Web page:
Models from other automakers are also vulnerable
A research team at the University of Birmingham has discovered a major flaw in the key fobs of Volkswagen Group cars, which make these vulnerable to hacking. Up to 100 million vehicles are affected, and the oldest ones date back to 1995. By using a rather simple $40 USD home-built device, hackers can create a "copy" of the key fob and gain access to the car.
To understand how it’s all possible, researchers have managed to find a way to access a cryptographic key used by millions of Volkswagen Group cars. By using custom-built hardware, they were able to gain access to a second cryptographic key specific to the car they wanted to hack. Then, they combined the two cryptographic keys to effectively obtain access to the vehicle and unlock it, something which is possible only if the device is within 300 feet of the car. With only four unique cryptographic keys used by most of the 100M cars, it means millions of cars will be exposed once a hacker will find one of the four keys.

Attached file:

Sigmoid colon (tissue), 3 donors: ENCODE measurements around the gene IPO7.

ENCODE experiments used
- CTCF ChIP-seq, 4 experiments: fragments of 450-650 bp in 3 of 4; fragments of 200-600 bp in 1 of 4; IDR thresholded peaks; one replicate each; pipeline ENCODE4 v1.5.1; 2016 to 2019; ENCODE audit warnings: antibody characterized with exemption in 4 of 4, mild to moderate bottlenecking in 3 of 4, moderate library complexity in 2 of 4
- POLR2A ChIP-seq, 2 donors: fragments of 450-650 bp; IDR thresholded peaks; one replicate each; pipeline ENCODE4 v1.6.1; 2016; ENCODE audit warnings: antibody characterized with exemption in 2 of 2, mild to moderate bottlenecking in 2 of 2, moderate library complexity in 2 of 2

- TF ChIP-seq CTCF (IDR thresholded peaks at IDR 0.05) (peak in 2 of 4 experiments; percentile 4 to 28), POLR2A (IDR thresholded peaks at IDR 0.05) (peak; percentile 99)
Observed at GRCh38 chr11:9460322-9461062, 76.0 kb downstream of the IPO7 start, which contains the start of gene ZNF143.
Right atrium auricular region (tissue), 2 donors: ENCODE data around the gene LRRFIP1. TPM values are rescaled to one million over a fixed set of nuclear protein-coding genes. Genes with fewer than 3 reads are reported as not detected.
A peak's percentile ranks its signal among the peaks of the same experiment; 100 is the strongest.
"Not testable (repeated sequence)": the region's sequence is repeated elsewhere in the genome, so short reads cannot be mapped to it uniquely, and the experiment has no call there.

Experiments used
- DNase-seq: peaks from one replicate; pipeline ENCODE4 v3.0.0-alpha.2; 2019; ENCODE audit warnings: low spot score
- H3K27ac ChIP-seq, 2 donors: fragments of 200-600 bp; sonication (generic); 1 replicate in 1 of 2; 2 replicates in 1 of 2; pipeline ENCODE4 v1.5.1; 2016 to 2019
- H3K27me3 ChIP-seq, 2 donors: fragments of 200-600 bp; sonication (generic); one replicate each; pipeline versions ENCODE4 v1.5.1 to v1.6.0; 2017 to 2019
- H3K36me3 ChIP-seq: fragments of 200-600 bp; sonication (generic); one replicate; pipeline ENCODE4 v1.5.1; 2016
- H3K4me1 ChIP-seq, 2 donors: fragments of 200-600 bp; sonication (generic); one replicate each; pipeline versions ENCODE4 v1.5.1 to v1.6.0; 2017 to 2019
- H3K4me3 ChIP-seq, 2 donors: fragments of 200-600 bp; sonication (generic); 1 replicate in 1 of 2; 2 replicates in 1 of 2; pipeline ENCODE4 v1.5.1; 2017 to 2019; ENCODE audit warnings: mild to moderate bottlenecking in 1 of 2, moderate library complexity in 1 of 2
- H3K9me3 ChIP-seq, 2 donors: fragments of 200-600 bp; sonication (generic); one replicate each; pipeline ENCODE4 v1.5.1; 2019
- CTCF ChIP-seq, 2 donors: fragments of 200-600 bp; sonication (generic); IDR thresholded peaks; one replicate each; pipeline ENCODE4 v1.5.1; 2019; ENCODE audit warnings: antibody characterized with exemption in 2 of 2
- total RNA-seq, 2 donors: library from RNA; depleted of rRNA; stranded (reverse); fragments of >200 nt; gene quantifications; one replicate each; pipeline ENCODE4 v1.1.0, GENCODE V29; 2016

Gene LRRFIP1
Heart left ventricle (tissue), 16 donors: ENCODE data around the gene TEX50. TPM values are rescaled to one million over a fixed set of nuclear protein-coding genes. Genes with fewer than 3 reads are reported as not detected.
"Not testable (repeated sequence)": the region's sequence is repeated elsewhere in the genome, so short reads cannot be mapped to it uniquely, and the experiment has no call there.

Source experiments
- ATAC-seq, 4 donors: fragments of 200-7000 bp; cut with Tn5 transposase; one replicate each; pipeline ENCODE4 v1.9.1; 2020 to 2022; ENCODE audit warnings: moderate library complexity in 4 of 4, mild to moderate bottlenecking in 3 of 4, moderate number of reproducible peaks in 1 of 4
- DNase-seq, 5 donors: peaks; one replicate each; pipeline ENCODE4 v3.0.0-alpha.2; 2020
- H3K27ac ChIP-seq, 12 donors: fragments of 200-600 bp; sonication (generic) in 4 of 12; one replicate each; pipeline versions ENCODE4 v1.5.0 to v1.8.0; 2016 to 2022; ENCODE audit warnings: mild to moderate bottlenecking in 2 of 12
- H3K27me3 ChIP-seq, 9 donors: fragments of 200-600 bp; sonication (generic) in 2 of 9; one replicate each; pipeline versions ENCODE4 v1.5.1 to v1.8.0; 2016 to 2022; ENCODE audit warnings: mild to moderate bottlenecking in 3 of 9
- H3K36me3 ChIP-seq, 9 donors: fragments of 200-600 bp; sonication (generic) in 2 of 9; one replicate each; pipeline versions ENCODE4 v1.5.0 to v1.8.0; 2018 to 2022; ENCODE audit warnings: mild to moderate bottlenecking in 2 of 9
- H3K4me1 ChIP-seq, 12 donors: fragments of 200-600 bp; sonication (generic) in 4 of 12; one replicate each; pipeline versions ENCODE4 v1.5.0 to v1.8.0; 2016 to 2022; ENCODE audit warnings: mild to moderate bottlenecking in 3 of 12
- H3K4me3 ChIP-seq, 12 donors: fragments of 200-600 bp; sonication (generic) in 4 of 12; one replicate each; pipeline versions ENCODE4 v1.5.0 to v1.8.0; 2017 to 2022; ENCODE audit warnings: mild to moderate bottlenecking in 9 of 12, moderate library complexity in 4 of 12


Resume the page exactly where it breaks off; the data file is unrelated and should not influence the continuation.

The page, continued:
The flaw was discovered in cars as recent as the 2016MY Audi Q3, but it affects a wide array of models from the group. The good news is MQB-based products are not vulnerable to the hack, so new models such as the VW Golf, Passat, and Tiguan should be safe. It’s the same story with the Audi A3 and TT.
The research, led by Flavio Garcia and David Oswald, also refers to the vulnerability of other cars from different automakers. Millions of vehicles from Ford, Nissan, Mitsubishi, Chevrolet, and other marques are vulnerable to a similar attack using a homemade device. Hackers are able to learn the so-called "rolling codes," which appear when the owners press the buttons on the key fobs to unlock/lock the car. With these codes, hackers can then gain access to the targeted car.
The study conducted by computer security experts at the University of Birmingham will be fully detailed today in Austin, Texas at the USENIX Security Symposium.